SOVIET DETENTE POLICY (NIAM 11-9-74)

Created: 5/23/1974

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NATIONAL INTELLIGENCE ANALYTICAL MEMORANDUM

Soviet Detente Policy

34

N!

SOVIET DETENTE POLICY

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THIS ESTIMATE IS ISSUED BY THE DIRECTOR OF CENTRAL INTELLIGENCE.

THE UNITED STATES INTELLIGENCE BOARD CONCURS, EXCEPT AS NOTED IN THE TEXT, AS FOLLOWS:

The (olWing intelligence organizations participated In the preparation of the aitimatei

The Central Intelligence Agency, ihe intelligence orgonUatioitt ol th* Dr-portmenU ol itotc. I' w. Treowry. ond the Not-onol Security Agony

Concurring:

Ihe Deputy Director olientlng the Control Intelligence Agency

Theof Intelligence ond biearcH representing the Deportment ol Stole Ihe Director. Defem* InteUrgonce Agency The Director. NotionalAgnney

The Awiitant Generol Atanogor lor National Security repwMwiIng the Atomic Energy Commhiion

The Special AurUonf to the Secretory ol ihe Troowry repreienling the Otportmenl ol the Treowry

Abstaining:

The Atviuant Director, Federal Burooo ol In.eUipation, the wbjetf being outbid*

Ol hit (VllictkxX.

mso PARTICIPATING;

Tlie Aiiinunl Chiel of Stall lor Intelligence, Department ol the Army

The Duecto. ol Novo! Intelligence. Oeportmeni ol the Navy

tont CW< of Stoll, WeBgeocc.ol ihe Air Force

E6REF

contents

Page

NOTE

PRINCIPAL CONCLUSIONS

DISCUSSION

OSCOW'S

Problems and

It MOSCOWS CURRENT DETENTE BALANCE

BEARINC ON THE FUTURE OF

The Leadership 9

The Question of 9

China 9

Economics

The Third World In Cencral11

The Middle East In Particular B

Europe and japan12

The US13

SOVIET14

SCCKC!

SOVIET DETENTE POLICY

NOTE

This National Intelligence Analytical Memorandum addresses the Soviet conception of detente, the factors whichetente approach to the Soviet leaders, the dangers they sec in it forand its durabilityeneral framework for Sovietbehavior. It discusses the relationship between detente and the USSR's major foreign policies, but does notetailed analysis of each of these individual policies.

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principal conclusions'

ussr sees in detente the international atmosphereto maximizing the powerecurity ol the soviet stateinfluence abroad. soviet hinders neither expect nor intendprogram" to end rivalry with (he outside world, but ratherprudent limits on that rivalry in the nuclear age and allowsoviet policy maneuver.

the soviets, detente is at least aseed as amajor contributing factors include; the necessity to avoidand, by extension, to manage local crises with great care;of coping with chinese hostility.eed for westerntechnology: opportunities to nave the ussr's superpowerand to consolidate its hegemony in eastern europe,chance to inhibit western military programs withoutlimits on those of the ussr.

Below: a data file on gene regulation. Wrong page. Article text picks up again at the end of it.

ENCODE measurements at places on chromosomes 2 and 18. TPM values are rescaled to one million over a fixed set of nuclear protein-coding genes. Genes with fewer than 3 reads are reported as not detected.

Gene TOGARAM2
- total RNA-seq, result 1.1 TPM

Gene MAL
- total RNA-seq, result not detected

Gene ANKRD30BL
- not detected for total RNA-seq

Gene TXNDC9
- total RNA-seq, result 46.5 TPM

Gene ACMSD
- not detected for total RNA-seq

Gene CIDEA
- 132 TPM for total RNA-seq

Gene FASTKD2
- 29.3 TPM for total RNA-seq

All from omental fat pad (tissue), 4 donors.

of detente also raises problems for the soviets atabroad: the problem of maintaining internal discipline in ainternational atmosphere; possible erosion of sovieteastern europe: and complications in relations with clientwithin the international communist movement. thesenot appear critical al the moment.

1 the director ofintelligenceie aiiuuiil chief of sufi. intcltieencc ail force, believe lint ihilltole. don, not umi lulftcicndy soviet ib* of detenteool of etterrut policy designed to anjmnd soviet power and influence in the workl

D- Brezhnev and (he delente approach seem well enlrenched, but both mustefensible record of accomplishment. Foreign [Kolicy setbacksagnitude to bring the overall detente approach into question wouldhallenge to Brezhnev's position. He would probably be able to head offhallenge by initiating some policy shifts. But if these setbacks were to coincide with serious domestic difficulties, he might not be able to carry offaneuver.

hile Soviet leadership changes are likely over the next few years, successors will face much the same set of opportunities and imperatives. After some hiatus for domestic political consolidation, they will probably be predisposed by Soviet national interests to look favorablyetente approach.

F. The most durable elements of the Soviet detente approach arc the drive for expanded economic relations and the avoidance of threat and challenge in relations with the highly developed countries.adical change in Sino-Soviet relations, which we think unlikely, the rivalry with China will also serve to keep Moscow on this track. But some casing of this conflict, perhaps after Mao's passing, could reduce Soviet incentives to pursue detente.

G- In the Middle East, the USSR is concerned to regain lost ground and hopes to do so at the more difficult later stages of Arab-Israeli negotiations. In any crisis within the next year or so, if Moscow were forced tolear choice between detente and its regionalLhe chances are better than even that, within the requirement ofonfrontation with the US. the USSRilling, toetback to detente.